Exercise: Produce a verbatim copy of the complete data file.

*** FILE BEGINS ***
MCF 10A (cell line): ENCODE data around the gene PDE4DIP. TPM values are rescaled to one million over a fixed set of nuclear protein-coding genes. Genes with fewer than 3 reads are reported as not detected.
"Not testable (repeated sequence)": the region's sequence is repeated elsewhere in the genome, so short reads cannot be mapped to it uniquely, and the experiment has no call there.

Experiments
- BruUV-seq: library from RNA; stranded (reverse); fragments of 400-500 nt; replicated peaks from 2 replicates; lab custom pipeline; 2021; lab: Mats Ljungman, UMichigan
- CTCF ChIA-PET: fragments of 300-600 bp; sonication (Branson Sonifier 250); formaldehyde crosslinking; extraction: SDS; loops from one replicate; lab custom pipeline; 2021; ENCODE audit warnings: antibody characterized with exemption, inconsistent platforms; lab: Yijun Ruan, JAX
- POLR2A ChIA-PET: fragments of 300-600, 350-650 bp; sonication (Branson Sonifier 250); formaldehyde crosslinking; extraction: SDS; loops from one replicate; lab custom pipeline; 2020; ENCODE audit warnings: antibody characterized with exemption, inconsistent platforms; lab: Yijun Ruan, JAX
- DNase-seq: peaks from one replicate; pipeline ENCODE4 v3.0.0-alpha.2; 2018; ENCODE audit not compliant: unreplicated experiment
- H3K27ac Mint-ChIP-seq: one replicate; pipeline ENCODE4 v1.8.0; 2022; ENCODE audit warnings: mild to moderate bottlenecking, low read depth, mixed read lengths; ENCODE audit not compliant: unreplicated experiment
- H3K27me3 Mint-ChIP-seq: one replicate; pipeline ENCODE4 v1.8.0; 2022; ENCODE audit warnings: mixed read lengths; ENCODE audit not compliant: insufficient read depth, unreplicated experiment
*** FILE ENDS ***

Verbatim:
MCF 10A (cell line): ENCODE data around the gene PDE4DIP. TPM values are rescaled to one million over a fixed set of nuclear protein-coding genes. Genes with fewer than 3 reads are reported as not detected.
"Not testable (repeated sequence)": the region's sequence is repeated elsewhere in the genome, so short reads cannot be mapped to it uniquely, and the experiment has no call there.

Experiments
- BruUV-seq: library from RNA; stranded (reverse); fragments of 400-500 nt; replicated peaks from 2 replicates; lab custom pipeline; 2021; lab: Mats Ljungman, UMichigan
- CTCF ChIA-PET: fragments of 300-600 bp; sonication (Branson Sonifier 250); formaldehyde crosslinking; extraction: SDS; loops from one replicate; lab custom pipeline; 2021; ENCODE audit warnings: antibody characterized with exemption, inconsistent platforms; lab: Yijun Ruan, JAX
- POLR2A ChIA-PET: fragments of 300-600, 350-650 bp; sonication (Branson Sonifier 250); formaldehyde crosslinking; extraction: SDS; loops from one replicate; lab custom pipeline; 2020; ENCODE audit warnings: antibody characterized with exemption, inconsistent platforms; lab: Yijun Ruan, JAX
- DNase-seq: peaks from one replicate; pipeline ENCODE4 v3.0.0-alpha.2; 2018; ENCODE audit not compliant: unreplicated experiment
- H3K27ac Mint-ChIP-seq: one replicate; pipeline ENCODE4 v1.8.0; 2022; ENCODE audit warnings: mild to moderate bottlenecking, low read depth, mixed read lengths; ENCODE audit not compliant: unreplicated experiment
- H3K27me3 Mint-ChIP-seq: one replicate; pipeline ENCODE4 v1.8.0; 2022; ENCODE audit warnings: mixed read lengths; ENCODE audit not compliant: insufficient read depth, unreplicated experiment